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Hey, Republicans! Push Deregulation, Not Tax Cuts

Noah Smith is a Bloomberg View columnist. He was an assistant professor of finance at Stony Brook University, and he blogs at Noahpinion.
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Republican candidates for president like Jeb Bush really need to try something different from the idea that tax cuts fix everything. 

This isn't to say that there is nothing to like in Bush's recently released tax policy plan. It lowers the corporate tax, which economists believe is especially distortionary. It eliminates the favorable tax treatment of debt versus equity in finance, which is in keeping with our emerging understanding that debt bubbles are more dangerous than equity bubbles. It closes loopholes on itemized deductions. It expands incentives for business investment, and makes a few other useful tweaks. 

But the mainstay of the plan -- the element that has grabbed the headlines -- is tax cuts. Bush wants to slash the top marginal tax rate to 28 percent, lower than it has been except for a couple of years in the late 1980s. He also wants to eliminate the estate tax. It's all pretty reminiscent of his brother's plan from 15 years ago. 

But recent U.S. history isn't very encouraging when it comes to the effect of tax cuts on growth. Economic theory says that tax cuts are subject to diminishing returns. The huge reduction in tax rates under President John F. Kennedy produced a burst of growth. Ronald Reagan's additional cuts provided a more modest boost. But George W. Bush's tax cuts of the early 2000s were a big flop. Growth during the early 2000s was anemic compared with previous booms, and the federal budget swung from surplus to deficit. 

Meanwhile, Republicans seem capable only of reiterating that tax cuts will pay for themselves by producing more growth and no loss of tax revenue. This is a proposition that almost no credible economists believe in

In other words, the tax cuts Bush wants would, at best, give us only a little growth while costing a lot in red ink. Bush’s plan is estimated to cost about $3.4 trillion during the next decade, and supply-side magic is likely to defray very little of that cost. 

If I may, I would like to suggest a different approach. Republicans should stop focusing so much on taxes and devote more attention to deregulation. 

Deregulation is one of the traditional mainstays of the neoliberal approach to economic policy -- the others being free trade, tax cuts and low government spending. But in the past, Republicans haven't made it a top priority. William Niskanen, one of the architects of Reagan's economic policy program, writes: 

The reduction in economic regulation that started in the Carter administration continued, but at a slower rate...Deregulation was clearly the lowest priority among the major elements of the Reagan economic program.

Reagan was certainly no friend of regulation, as evidenced by the slow growth of the Federal Register, where rules and regulations are recorded, during his presidency. But most of the big deregulation that ushered in the current neoliberal age happened under Jimmy Carter, or under earlier presidents.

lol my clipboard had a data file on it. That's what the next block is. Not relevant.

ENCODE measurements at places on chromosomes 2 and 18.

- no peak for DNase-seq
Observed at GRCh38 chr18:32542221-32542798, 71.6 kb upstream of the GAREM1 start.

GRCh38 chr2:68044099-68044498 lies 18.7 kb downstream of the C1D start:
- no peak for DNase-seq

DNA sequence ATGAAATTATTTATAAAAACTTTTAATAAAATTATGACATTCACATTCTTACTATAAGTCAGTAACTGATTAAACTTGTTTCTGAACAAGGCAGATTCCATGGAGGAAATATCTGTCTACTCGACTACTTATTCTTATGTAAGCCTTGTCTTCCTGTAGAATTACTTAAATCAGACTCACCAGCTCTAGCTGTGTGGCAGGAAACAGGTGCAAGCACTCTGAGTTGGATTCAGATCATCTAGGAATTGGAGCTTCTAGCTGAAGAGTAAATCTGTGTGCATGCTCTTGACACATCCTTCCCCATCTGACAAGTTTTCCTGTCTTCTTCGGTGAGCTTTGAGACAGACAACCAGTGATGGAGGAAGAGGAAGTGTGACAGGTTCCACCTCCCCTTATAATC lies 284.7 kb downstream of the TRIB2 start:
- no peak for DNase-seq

Perhaps Republicans can think about filling this gap in their policy agenda. Although it's very difficult to measure the amount of regulation across the economy, there are more and more areas that are cause for concern. 

For example, the scope of occupational licensing, which economists mostly believe is a drag on growth, is startling, and seems to have no good reason behind it. The Barack Obama administration has actually started to address the issue, stealing a march on conservatives. If Republicans want to depict themselves as the real deregulators, they might want to try taking up this issue. 

Another concern is environmental regulation that blocks the development of infrastructure. Although some environmental regulations are necessary -- you want to keep breathing clean air, right? -- local development opponents are often able to use costly environmental reviews to block needed infrastructure. 

A third area is zoning. As the incentives for density have risen, zoning regulation has become an increasing burden on growth. It might be time for the federal government to step in and encourage localities to relax their land use policies. 

A fourth worry is the Food and Drug Administration. George Mason University economist Alex Tabarrok has argued that the FDA needs to overhaul and streamline the process it uses to approve critical new drugs and medical devices. 

A fifth area is the Sarbanes-Oxley Act. The decline in publicly listed companies on U.S. exchanges and initial public offerings is disturbing. Though there is some evidence that the law wasn't responsible for all the reduction, many believe that it is one culprit, and should be reformed. 

These are certainly not the only areas where regulation might be a drag on growth, and indeed some Republicans have cited the regulatory burden as problematic. The difficulty with regulation is that it isn't any one issue, but a vast array of different issues, each with its own cost-benefit analysis. But any healthy economic system will strike a balance between regulation and deregulation, and that requires some policy makers to fight on the side of deregulation. 

The Republican Party has chosen to leave that job to the Democrats on many occasions during the past few decades. If the Republican Party took up the mantle of deregulation it might be more productive than trotting out the old tax-cut dogma. And it might hold the promise of doing more for economic growth.

This column does not necessarily reflect the opinion of the editorial board or Bloomberg LP and its owners.

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